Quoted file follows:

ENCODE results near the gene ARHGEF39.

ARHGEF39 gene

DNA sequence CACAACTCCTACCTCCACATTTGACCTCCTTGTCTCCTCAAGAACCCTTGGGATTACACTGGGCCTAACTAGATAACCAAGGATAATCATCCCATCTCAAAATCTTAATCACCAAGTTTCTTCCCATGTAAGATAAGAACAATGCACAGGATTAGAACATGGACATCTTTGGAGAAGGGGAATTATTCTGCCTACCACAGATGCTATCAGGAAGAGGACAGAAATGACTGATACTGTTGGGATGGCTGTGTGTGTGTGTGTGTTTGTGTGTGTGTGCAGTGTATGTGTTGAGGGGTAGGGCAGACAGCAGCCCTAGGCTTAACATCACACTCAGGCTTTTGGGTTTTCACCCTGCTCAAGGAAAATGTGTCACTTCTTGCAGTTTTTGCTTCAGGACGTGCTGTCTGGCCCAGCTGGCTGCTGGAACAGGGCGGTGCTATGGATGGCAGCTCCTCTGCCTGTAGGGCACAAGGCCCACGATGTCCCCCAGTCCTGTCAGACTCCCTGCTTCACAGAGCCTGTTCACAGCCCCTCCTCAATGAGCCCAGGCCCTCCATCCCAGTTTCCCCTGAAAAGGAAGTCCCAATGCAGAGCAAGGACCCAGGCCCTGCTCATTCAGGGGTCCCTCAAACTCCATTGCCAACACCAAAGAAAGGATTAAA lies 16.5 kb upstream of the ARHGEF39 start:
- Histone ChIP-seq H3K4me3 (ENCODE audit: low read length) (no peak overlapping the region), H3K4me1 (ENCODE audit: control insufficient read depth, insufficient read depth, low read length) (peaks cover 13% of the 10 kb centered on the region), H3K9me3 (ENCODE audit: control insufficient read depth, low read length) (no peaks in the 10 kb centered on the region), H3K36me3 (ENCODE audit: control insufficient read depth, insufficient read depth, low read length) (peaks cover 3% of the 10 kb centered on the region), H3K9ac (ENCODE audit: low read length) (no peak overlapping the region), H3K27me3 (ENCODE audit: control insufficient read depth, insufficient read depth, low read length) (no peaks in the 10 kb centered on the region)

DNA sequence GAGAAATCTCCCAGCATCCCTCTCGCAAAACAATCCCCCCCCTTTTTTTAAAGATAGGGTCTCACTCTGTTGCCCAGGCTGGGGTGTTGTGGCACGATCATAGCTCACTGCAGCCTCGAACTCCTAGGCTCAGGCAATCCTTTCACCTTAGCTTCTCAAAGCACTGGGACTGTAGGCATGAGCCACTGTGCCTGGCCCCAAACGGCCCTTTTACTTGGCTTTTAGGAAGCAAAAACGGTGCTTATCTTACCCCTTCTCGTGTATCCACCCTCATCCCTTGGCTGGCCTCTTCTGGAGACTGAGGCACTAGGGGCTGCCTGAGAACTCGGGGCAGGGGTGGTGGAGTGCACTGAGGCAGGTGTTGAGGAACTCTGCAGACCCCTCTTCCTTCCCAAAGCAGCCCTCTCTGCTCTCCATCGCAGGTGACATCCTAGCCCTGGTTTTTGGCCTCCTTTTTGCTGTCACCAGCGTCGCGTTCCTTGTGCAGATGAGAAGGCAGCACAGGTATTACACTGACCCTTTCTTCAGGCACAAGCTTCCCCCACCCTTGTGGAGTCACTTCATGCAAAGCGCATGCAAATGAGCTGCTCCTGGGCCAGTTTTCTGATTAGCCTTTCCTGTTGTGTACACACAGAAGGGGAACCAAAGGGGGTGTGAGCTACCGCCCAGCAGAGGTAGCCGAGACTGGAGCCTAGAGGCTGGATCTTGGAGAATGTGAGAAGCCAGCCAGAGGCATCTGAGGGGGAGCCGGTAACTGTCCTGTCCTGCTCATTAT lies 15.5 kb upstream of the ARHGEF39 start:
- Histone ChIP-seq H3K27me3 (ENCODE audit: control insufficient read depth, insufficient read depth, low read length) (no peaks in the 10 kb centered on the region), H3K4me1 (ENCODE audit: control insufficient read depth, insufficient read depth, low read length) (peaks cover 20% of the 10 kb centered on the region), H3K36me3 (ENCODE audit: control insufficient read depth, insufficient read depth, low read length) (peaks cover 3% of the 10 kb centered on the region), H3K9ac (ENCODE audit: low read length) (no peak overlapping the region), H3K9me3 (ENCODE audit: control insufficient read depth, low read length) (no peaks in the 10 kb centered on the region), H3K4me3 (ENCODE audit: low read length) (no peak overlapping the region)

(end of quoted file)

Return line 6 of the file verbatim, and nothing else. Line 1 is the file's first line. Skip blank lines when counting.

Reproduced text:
- Histone ChIP-seq H3K27me3 (ENCODE audit: control insufficient read depth, insufficient read depth, low read length) (no peaks in the 10 kb centered on the region), H3K4me1 (ENCODE audit: control insufficient read depth, insufficient read depth, low read length) (peaks cover 20% of the 10 kb centered on the region), H3K36me3 (ENCODE audit: control insufficient read depth, insufficient read depth, low read length) (peaks cover 3% of the 10 kb centered on the region), H3K9ac (ENCODE audit: low read length) (no peak overlapping the region), H3K9me3 (ENCODE audit: control insufficient read depth, low read length) (no peaks in the 10 kb centered on the region), H3K4me3 (ENCODE audit: low read length) (no peak overlapping the region)